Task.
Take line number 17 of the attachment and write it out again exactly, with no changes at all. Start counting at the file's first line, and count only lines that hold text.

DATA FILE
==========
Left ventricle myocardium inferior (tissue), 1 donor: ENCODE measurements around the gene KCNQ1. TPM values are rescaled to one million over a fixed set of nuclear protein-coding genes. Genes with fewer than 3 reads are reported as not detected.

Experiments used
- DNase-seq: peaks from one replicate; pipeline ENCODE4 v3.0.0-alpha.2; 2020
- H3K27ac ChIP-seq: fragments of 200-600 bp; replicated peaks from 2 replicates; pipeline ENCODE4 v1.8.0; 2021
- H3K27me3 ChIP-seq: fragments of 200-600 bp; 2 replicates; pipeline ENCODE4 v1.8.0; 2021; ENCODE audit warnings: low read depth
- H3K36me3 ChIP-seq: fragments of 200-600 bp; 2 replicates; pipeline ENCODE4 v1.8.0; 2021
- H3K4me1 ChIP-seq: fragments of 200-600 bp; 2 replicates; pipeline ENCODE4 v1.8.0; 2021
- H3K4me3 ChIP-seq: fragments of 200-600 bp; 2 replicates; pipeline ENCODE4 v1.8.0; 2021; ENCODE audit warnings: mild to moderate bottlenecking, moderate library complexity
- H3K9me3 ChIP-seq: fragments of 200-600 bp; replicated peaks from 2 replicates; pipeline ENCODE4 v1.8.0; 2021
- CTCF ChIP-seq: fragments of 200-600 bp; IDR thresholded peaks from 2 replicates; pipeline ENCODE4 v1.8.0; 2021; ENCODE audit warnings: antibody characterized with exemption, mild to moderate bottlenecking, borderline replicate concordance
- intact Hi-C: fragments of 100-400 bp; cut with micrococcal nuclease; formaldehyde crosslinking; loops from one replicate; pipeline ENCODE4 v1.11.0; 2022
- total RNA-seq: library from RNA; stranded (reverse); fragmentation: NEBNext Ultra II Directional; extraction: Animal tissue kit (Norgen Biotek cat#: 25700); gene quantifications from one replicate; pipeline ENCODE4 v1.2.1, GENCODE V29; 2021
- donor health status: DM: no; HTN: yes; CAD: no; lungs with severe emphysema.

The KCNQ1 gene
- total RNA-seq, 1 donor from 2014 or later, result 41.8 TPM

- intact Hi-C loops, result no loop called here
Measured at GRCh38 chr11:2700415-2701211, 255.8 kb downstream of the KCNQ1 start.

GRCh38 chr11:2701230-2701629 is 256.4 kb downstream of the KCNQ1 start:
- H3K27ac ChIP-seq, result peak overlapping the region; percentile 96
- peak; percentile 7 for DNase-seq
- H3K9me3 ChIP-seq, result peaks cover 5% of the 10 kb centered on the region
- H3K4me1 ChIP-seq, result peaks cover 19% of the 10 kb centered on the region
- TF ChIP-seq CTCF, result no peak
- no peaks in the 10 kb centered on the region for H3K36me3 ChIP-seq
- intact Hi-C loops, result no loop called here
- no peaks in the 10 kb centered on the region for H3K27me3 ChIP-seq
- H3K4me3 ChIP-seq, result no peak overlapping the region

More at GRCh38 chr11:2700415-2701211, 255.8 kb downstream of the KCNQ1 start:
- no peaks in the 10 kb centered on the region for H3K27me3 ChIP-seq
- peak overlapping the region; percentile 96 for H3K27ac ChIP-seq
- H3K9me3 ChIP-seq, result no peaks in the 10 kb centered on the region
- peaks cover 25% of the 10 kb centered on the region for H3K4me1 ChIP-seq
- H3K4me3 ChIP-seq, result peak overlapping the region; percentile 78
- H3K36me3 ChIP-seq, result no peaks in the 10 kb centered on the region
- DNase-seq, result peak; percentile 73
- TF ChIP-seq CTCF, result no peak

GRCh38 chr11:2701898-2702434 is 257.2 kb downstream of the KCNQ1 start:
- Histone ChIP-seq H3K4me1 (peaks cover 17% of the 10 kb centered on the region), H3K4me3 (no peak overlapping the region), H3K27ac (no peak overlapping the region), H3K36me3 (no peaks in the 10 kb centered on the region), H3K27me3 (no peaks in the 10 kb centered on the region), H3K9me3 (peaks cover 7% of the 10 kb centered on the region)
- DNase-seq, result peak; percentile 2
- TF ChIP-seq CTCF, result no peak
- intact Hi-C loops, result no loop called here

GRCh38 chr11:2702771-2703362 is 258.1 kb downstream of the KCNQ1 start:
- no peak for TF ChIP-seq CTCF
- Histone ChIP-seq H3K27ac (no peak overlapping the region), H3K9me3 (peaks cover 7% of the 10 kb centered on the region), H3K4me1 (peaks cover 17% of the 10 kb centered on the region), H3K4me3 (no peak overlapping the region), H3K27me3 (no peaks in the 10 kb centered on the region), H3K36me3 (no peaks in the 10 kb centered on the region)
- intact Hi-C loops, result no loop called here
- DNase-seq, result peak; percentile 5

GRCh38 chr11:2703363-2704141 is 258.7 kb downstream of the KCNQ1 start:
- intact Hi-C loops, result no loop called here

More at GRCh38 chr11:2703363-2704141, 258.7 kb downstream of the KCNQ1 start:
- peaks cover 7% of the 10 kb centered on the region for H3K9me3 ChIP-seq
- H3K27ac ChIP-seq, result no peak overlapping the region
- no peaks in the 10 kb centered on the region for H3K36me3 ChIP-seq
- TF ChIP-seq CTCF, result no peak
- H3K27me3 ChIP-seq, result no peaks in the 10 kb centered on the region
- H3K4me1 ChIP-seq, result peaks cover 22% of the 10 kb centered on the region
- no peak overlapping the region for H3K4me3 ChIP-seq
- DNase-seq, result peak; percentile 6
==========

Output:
Measured at GRCh38 chr11:2700415-2701211, 255.8 kb downstream of the KCNQ1 start.